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CALIFORNIA | LOCAL
September 7, 2008 | David Kelly
County officials took the unusual step of forcing a tuberculosis patient into medical isolation when health officials suspected the patient was not taking medication and was going to work. County Public Health Director Jim Lindley and Public Health Officer Dr. Maxwell Ohikhuare said it was the first time in county history that such an action had been taken. The patient, whose name and gender were not revealed because of medical privacy rules, was treated for TB in Las Vegas on Aug. 7 before coming to Needles, authorities said.
ARTICLES BY DATE
BUSINESS
April 7, 2014 | By Ricardo Lopez
Irish pharmaceutical giant Mallinckrodt Pharmaceuticals said it will pay $5.6 billion in cash and stock for a fast-growing Anaheim bio-pharmaceutical firm that specializes in treating multiple sclerosis, the companies announced Monday. The deal for Questcor Pharmaceuticals Inc. would give Mallinckrodt drugs that primarily treat chronic autoimmune and inflammatory disorders. Questcor's Acthar Gel, used in the treatment of multiple sclerosis, accounts for most of the company's sales.
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NATIONAL
August 12, 2008 | From Times Wire Reports
A U.S. magistrate ordered the federal government to provide a doctor for a Pakistani woman charged with trying to kill U.S. employees in an Afghanistan gunfight. A frail-looking Aafia Siddiqui sat in a wheelchair as Magistrate Henry Pitman ordered medical care within a day. Siddiqui's lawyers say her health is worsening from wounds suffered in the encounter last month. Her attorney said she may have lost a kidney and suffered brain damage.
NATIONAL
April 7, 2014 | By Jenny Deam
DENVER - It was spring break, and Levy Thamba, a 19-year-old college student from Africa, had checked into a fourth-floor hotel room with three of his buddies. They had come from their small college in Wyoming looking for an adventure. No one is sure how much Thamba ate of the marijuana cookie purchased by one of his friends at a local pot shop. But soon the engineering student, who had never tried marijuana before, began acting strangely hostile, tearing around the room and pulling pictures from the wall.
HEALTH
March 16, 2009 | Elena Conis
Teas from across the globe are becoming more and more popular in the U.S. One relative newcomer, yerba mate, is attracting fans for its allegedly jitter-free caffeine boost and high antioxidant content. Lab research suggests some potential health benefits from drinking yerba mate, but studies of lifelong yerba mate drinkers in the tea's native South America suggest the brew increases the risk of some cancers -- a fact most marketing campaigns omit.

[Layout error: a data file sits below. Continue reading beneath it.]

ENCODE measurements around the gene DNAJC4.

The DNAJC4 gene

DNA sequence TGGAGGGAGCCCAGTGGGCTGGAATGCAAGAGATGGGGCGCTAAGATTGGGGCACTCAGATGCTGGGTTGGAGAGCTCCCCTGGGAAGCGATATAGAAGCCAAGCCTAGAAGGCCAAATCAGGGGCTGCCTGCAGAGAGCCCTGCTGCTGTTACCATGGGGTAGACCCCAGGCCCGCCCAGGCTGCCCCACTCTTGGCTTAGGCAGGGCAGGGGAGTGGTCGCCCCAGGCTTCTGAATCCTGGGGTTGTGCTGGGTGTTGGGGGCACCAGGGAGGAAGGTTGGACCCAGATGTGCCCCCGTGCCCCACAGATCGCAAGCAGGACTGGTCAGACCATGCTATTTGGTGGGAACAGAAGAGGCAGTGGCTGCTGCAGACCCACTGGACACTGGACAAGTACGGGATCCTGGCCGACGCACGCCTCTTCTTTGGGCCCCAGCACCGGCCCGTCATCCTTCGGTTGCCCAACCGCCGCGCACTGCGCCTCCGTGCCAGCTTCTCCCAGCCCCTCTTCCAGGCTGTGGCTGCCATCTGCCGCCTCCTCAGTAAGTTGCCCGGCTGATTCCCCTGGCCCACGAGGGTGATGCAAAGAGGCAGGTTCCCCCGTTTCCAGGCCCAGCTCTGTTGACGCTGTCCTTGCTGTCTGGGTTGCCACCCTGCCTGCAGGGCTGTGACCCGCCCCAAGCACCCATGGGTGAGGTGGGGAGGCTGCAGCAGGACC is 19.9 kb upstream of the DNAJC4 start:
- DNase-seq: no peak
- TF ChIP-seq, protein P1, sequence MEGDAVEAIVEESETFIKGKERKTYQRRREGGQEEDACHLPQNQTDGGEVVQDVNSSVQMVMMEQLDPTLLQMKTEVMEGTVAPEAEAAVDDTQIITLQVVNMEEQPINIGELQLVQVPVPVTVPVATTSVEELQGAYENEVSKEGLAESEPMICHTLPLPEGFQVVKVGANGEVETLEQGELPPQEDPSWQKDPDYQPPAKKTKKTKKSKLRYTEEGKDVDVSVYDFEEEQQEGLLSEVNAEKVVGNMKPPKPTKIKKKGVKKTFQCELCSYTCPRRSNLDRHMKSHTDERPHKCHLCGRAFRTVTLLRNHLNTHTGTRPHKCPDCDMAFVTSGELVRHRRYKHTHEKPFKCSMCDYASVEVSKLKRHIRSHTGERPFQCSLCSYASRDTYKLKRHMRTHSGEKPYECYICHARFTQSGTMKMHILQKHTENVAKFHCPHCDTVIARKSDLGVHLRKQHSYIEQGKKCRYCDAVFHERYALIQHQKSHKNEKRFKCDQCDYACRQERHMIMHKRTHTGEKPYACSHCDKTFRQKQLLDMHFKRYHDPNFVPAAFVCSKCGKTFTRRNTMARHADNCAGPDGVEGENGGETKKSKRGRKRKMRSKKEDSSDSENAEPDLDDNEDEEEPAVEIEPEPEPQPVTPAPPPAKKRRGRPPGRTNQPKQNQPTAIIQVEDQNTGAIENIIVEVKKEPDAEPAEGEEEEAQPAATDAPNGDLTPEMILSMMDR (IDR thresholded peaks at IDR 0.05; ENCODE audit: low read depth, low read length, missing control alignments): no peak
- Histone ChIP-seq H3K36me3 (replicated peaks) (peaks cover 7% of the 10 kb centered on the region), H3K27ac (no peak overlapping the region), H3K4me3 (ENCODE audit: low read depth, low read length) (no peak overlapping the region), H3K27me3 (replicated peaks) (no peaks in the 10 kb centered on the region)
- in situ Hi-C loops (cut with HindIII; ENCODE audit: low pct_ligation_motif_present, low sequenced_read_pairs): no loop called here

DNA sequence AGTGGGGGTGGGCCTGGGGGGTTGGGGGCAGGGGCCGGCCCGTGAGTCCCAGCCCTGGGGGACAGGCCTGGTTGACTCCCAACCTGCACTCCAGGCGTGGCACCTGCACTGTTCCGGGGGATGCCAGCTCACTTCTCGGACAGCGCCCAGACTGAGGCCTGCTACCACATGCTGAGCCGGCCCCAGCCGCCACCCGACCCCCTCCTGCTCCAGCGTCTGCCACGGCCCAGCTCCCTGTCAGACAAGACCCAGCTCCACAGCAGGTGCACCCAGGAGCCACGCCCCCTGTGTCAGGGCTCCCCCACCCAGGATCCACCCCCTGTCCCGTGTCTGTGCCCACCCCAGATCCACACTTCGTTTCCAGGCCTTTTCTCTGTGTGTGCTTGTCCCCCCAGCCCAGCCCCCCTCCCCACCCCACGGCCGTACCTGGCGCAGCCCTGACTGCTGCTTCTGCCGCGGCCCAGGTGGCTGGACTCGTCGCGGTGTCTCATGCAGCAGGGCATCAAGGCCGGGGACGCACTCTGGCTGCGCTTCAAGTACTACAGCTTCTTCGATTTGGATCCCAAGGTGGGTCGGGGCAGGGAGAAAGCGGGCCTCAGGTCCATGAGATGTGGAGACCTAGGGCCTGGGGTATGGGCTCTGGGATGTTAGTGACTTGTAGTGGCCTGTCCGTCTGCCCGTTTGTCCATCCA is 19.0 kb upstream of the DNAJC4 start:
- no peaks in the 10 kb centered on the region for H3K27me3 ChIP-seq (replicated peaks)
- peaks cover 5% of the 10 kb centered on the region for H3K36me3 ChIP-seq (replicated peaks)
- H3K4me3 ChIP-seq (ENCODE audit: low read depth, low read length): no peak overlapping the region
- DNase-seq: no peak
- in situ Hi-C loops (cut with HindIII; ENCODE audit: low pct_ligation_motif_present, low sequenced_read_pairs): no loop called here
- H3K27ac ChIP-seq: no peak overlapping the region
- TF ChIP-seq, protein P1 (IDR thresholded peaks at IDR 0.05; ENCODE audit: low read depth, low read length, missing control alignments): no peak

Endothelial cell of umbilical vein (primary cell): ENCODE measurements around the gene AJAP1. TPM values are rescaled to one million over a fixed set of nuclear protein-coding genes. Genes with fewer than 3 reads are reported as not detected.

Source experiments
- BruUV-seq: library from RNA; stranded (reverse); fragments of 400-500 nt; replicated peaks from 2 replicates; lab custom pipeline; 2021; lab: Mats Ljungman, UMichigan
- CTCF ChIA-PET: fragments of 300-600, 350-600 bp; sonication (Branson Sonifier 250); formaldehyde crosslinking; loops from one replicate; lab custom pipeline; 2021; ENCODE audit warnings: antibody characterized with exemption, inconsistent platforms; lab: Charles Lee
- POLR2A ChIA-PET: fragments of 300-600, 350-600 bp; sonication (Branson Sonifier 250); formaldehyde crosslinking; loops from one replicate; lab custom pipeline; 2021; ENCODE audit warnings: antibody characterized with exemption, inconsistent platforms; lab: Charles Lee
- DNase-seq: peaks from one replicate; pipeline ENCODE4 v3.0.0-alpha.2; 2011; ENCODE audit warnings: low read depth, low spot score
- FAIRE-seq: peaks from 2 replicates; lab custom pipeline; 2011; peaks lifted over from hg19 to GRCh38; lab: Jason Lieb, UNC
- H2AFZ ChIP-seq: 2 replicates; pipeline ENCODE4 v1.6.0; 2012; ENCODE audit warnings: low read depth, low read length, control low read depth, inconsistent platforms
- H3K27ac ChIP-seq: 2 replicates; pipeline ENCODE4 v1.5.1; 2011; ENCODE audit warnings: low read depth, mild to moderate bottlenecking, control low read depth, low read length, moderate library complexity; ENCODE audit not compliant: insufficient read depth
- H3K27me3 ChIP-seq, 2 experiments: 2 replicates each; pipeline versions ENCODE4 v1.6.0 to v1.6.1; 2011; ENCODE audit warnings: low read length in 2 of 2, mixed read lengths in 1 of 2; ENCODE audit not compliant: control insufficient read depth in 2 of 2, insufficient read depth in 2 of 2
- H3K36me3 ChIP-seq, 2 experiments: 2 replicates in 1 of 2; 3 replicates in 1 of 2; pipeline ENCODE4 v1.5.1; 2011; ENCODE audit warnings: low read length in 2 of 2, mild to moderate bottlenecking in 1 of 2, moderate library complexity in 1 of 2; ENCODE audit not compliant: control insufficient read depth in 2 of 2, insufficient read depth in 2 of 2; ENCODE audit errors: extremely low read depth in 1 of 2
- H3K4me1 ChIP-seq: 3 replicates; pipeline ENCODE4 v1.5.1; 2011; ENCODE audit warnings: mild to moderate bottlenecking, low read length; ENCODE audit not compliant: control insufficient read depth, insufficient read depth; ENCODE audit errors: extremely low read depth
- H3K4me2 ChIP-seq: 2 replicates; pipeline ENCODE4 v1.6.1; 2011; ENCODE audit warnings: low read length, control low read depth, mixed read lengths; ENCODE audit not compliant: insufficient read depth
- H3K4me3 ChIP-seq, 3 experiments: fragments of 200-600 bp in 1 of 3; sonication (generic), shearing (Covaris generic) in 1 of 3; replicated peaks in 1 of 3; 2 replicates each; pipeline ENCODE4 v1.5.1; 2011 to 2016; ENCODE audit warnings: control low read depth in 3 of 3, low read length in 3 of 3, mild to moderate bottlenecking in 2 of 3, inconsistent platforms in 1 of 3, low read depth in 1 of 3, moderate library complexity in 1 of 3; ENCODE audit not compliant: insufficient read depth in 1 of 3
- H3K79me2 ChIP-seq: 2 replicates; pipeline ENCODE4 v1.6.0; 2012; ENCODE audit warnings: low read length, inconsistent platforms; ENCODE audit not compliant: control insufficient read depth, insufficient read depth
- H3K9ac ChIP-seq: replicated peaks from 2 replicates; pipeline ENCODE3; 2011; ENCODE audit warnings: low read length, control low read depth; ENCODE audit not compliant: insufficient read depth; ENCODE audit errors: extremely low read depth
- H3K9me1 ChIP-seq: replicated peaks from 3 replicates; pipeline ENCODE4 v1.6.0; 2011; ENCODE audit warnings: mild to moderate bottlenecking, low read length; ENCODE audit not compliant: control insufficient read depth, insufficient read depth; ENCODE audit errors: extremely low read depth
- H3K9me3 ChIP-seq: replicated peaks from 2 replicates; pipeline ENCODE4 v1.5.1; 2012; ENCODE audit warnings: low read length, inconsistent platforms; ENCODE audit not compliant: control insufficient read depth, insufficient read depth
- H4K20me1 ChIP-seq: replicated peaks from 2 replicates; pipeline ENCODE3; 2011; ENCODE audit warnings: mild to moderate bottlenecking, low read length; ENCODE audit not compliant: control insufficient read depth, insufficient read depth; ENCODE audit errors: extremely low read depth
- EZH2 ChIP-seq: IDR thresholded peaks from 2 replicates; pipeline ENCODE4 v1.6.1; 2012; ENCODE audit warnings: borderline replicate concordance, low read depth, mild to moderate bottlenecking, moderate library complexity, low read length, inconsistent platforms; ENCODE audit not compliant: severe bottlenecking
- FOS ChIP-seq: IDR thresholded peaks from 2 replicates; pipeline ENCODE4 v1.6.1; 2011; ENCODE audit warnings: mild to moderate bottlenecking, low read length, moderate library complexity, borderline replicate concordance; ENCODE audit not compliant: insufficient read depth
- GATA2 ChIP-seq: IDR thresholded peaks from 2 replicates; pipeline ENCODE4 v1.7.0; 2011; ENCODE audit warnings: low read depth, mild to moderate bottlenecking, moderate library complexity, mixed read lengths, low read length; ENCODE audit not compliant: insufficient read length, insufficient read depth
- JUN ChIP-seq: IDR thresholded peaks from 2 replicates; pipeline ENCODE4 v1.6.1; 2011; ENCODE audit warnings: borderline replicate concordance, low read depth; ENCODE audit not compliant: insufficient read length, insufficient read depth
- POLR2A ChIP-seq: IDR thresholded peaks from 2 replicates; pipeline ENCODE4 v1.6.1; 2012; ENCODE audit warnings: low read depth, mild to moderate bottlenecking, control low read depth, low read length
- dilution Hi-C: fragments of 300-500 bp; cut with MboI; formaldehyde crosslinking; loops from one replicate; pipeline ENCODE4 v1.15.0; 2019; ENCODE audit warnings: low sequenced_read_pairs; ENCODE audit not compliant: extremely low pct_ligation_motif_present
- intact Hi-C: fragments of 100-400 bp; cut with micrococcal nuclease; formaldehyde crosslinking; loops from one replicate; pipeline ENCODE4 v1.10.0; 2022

HEALTH
September 24, 2007 | Mary Beckman, Special to The Times
Oprah Winfrey recently informed the nation on "Good Morning America" that she "blew out her thyroid" at the end of last season because of stress. But that isn't exactly a medical term. No one blows out a thyroid, says endocrinologist Dr. Terry Smith of Harbor-UCLA Medical Center. "What is that? Like a right rear tire on a Ferrari?" he asks.
SCIENCE
September 5, 2009 | Thomas H. Maugh II
President Kennedy's Addison's disease, which came to light only after his election in 1960, was most likely caused by a rare autoimmune disease, according to a Navy doctor who reviewed Kennedy's medical records. The disease, autoimmune polyendocrine syndrome type 2, or APS 2, also caused Kennedy's hypothyroidism, according to a report published Tuesday in the Annals of Internal Medicine. Hard though it is to believe these days -- when a celebrity's smallest sneeze is analyzed -- Kennedy's family and advisors were able to keep his medical history virtually secret.
HEALTH
May 30, 2011 | By Jessica Pauline Ogilvie, Special to the Los Angeles Times
It's no secret that people drink alcohol before they turn 21. Stories about binge drinking on college campuses and alcohol-fueled high school parties are as easy to find as the Facebook photos that document them. But underage drinking isn't all fun and games. Kids who don't know their limits can drink to the point of alcohol poisoning, and those who feel invincible — as many at that age do — may underestimate the danger of getting behind the wheel. Some experts say the solution is to lower the legal drinking age to 18. More than 130 college chancellors and presidents have signed a petition initiated in 2008 in support of the idea.
HEALTH
July 4, 2011 | By Chris Woolston, Special to the Los Angeles Times
It's hard to believe, but there was a time not long ago when everyone walked around (in public!) with naturally colored teeth. Today, with so many whitening gels, strips and trays out there, yellowish grins aren't as common — nor the natural look as appealing — as they used to be. FOR THE RECORD: An earlier version of this article incorrectly identified Dr. Vincent Mayher, a dentist, as being based in Philadelphia. Whitening mania is especially obvious in the toothpaste aisle.
HEALTH
December 26, 2011 | By Jessica Pauline Ogilvie, Special to the Los Angeles Times
When your 3-year-old is throwing a tantrum in the middle of the supermarket or has poured his milk all over the floor, the urge to spank may be overwhelming. If you've ever given in to that urge, you're not alone - research shows that up to 90% of parents spank their children, at least occasionally. But does it work? And more importantly, is it harmful to kids? Once considered a fairly standard parenting practice, spanking is now opposed by the American Academy of Pediatrics and the American Psychological Assn.
NATIONAL
April 6, 2014 | Alan Zarembo
In a windowless cinder-block room at Ft. Hood on Wednesday morning, 11 soldiers closed their eyes and practiced taking deep, slow breaths. The technique is useful for gaining self-control in stressful situations, explained their instructor. In the course of the day, the students would practice escaping a wrestling hold while being taunted by fellow soldiers. They would balance a dime on the end of an M16 rifle. They would watch a clip from the movie "Talladega Nights" in which Will Ferrell tries to get into a car with a cougar in the front seat.